The Standing Rock Sioux opposes the pipeline's construction near the Sioux reservation on the grounds that it threatens their public health and welfare, water supply and cultural resources. What began as a small protest camp in April on the Standing Rock reservation has since morphed into an encampment with over 1,000 people. Over the past few months, the Sacred Stone Camp, as it is now called, has been the site of a number of antagonistic face offs between protesters and the oil company (Aaron Sidder, Understanding the Controversy Behind the Dakota Access Pipeline, Smithsonian, September 14, 2016).
My colleagues, Melissa Tatum, Research Professor of Law at the University of Arizona, and Jennifer Hendry, an Associate Professor in Law and Social Justice at the University of Leeds School of Law, have taken on the issues raised in this context. Their essay, Contested Spaces and Cultural Blinders: Perspectives on the Dakota Access Pipeline, follows.
Contested Spaces and Cultural Blinders: Perspectives on the Dakota Access Pipeline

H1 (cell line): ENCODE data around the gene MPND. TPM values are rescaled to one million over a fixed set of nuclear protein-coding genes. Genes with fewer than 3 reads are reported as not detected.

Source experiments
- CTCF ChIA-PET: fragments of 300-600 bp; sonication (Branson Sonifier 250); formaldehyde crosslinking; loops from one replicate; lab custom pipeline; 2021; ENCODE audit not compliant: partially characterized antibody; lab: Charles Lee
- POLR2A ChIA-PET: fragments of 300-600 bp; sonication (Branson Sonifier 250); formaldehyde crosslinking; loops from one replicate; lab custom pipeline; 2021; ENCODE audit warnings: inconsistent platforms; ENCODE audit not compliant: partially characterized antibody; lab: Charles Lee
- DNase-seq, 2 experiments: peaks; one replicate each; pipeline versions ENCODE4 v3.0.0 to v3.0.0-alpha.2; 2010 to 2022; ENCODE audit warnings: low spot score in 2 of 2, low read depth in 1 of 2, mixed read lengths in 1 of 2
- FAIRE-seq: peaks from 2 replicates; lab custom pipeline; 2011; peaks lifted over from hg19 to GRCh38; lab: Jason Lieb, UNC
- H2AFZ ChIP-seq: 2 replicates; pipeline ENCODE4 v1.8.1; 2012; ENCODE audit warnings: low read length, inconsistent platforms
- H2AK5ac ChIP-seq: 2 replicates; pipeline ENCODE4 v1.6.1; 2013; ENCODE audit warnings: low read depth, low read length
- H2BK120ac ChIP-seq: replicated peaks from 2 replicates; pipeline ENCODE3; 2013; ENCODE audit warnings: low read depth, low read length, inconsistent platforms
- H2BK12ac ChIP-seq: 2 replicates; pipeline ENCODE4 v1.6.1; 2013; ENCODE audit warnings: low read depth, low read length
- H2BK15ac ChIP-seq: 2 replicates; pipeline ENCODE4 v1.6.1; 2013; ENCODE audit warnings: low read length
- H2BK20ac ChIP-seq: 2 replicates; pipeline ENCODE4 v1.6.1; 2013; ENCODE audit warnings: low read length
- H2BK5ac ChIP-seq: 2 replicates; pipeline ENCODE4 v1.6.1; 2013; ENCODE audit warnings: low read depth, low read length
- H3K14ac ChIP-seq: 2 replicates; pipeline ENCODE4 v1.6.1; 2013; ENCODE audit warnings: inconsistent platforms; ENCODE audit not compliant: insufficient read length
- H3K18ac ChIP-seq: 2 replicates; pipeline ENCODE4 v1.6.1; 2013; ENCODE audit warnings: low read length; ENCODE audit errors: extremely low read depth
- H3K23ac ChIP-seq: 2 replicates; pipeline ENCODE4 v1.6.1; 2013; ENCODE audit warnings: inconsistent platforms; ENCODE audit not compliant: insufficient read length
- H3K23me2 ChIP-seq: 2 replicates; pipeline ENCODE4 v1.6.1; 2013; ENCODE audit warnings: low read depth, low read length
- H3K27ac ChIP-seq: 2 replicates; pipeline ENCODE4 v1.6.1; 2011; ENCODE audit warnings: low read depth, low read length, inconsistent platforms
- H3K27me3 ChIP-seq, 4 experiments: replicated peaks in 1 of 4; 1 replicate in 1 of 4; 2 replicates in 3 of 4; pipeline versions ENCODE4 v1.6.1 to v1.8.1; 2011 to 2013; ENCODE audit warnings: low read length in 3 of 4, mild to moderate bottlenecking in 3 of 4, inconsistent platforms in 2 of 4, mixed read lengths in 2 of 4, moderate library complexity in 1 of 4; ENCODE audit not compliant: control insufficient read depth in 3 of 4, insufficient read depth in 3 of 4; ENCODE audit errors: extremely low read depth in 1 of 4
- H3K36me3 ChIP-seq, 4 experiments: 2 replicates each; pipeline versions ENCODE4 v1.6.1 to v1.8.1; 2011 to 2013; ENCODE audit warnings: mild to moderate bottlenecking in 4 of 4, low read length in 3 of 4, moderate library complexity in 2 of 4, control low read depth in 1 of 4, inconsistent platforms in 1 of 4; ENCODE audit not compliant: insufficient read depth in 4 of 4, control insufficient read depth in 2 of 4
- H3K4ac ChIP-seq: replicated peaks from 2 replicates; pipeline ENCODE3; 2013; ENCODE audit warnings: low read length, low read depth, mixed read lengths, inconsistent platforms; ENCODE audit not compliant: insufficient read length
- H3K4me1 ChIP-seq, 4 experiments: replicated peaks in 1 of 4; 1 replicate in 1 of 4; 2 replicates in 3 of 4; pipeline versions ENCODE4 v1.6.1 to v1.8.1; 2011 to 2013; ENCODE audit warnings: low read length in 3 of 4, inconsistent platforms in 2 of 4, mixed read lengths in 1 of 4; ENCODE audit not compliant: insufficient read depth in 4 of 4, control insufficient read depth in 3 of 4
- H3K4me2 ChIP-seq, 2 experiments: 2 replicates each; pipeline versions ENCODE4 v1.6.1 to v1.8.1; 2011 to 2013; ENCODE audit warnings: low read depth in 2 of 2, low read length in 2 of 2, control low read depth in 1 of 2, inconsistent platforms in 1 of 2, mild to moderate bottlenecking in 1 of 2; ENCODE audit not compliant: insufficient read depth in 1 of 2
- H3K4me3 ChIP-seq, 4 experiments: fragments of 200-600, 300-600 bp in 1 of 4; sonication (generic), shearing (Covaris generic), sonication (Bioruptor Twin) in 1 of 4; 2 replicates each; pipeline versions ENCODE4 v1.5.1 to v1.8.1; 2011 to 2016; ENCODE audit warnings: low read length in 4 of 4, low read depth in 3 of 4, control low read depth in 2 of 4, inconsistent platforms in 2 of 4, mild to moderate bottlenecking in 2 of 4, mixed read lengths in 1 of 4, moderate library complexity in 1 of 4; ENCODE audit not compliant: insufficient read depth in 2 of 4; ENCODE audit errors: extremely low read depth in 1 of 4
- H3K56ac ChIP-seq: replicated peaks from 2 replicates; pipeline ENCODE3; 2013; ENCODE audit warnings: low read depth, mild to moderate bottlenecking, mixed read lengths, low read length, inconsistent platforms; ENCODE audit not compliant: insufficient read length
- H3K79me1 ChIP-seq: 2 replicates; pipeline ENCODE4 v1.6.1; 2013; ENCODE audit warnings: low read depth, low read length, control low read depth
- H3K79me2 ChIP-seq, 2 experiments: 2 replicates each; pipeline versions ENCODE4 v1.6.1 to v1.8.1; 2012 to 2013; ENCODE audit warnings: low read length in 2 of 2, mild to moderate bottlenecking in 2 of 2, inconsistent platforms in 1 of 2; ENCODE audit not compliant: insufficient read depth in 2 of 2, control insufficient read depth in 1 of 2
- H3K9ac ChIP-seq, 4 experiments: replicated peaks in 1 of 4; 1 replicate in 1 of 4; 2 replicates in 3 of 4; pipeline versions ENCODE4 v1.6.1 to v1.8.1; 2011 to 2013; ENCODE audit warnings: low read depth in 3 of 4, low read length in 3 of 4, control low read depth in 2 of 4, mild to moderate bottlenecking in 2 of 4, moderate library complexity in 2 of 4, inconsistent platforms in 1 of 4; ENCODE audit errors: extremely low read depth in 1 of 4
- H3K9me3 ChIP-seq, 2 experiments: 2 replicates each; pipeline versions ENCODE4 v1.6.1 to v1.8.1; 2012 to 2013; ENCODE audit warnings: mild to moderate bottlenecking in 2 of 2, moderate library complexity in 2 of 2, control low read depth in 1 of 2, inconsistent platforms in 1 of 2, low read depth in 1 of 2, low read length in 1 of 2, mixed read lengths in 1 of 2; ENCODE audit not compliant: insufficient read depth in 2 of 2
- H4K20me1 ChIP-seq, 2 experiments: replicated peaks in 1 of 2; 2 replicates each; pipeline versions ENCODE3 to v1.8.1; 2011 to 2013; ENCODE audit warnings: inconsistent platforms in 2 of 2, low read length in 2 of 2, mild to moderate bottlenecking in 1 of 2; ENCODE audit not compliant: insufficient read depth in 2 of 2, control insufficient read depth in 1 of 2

By Jen Hendry & Melissa Tatum
For its latest move in the Dakota Access Pipeline controversy, the U.S. Army Corp of Engineers issued a letter ordering protestors to vacate the Oceti Sakowin campsite north of the Cannonball River. Although framed as concern for the safety of protestors in the face of harsh North Dakota winters, in light of the confrontations during Thanksgiving week, it is clear that the actual intent of the order is to undermine the demonstration by forcing its relocation away from the front lines of the pipeline installation.
Although the media has framed the dispute as one focused on property and treaty rights, it is vital to note that the issue at the core of this standoff goes much deeper – it is at its heart, a fundamental clash of cultural perspectives regarding the use and valuation of land. Each of the parties views the landscape through a different cultural lens.
When the supporters of the pipeline survey the landscape, they see a route that avoids populated areas and solves the problems of the initial route, which skirted close to the city of Bismarck. Concerns about that route were raised by that city’s predominantly white population (recent US Census figures report Bismarck is 92% white). By contrast, when the Standing Rock Sioux look at the same landscape, they see a rich tapestry of sacred sites and other areas of cultural significance. They also see a route which imperils their drinking water, a peril that has been discounted by the Pipeline, which argues for the safety of its construction techniques and materials.